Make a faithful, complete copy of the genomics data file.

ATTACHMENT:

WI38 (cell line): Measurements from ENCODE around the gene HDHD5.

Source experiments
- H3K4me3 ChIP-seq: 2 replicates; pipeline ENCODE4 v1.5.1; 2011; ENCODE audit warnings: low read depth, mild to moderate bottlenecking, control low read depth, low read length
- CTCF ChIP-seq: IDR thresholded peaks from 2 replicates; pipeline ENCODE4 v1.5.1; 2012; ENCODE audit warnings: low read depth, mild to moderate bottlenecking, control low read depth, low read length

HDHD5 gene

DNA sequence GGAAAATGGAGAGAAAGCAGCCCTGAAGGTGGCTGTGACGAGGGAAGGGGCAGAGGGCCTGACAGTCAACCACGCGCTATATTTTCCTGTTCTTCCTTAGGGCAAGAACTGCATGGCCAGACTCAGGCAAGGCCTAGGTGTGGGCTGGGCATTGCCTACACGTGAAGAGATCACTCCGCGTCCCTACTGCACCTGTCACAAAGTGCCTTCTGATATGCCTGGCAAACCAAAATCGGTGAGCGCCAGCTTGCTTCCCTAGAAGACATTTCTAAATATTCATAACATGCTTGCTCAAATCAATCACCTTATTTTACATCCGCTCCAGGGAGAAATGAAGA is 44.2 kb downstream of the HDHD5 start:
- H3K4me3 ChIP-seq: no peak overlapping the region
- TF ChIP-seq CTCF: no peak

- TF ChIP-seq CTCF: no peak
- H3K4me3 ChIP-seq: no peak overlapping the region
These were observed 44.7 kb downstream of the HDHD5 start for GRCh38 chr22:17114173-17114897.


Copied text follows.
WI38 (cell line): Measurements from ENCODE around the gene HDHD5.

Source experiments
- H3K4me3 ChIP-seq: 2 replicates; pipeline ENCODE4 v1.5.1; 2011; ENCODE audit warnings: low read depth, mild to moderate bottlenecking, control low read depth, low read length
- CTCF ChIP-seq: IDR thresholded peaks from 2 replicates; pipeline ENCODE4 v1.5.1; 2012; ENCODE audit warnings: low read depth, mild to moderate bottlenecking, control low read depth, low read length

HDHD5 gene

DNA sequence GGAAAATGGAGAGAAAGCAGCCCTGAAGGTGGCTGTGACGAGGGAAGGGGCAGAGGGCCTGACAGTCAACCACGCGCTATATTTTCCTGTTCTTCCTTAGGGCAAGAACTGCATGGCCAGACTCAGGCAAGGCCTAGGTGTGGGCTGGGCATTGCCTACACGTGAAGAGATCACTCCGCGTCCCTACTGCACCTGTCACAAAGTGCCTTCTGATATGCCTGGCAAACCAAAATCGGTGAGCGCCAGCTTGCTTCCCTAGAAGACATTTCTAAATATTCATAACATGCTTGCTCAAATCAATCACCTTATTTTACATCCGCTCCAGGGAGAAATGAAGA is 44.2 kb downstream of the HDHD5 start:
- H3K4me3 ChIP-seq: no peak overlapping the region
- TF ChIP-seq CTCF: no peak

- TF ChIP-seq CTCF: no peak
- H3K4me3 ChIP-seq: no peak overlapping the region
These were observed 44.7 kb downstream of the HDHD5 start for GRCh38 chr22:17114173-17114897.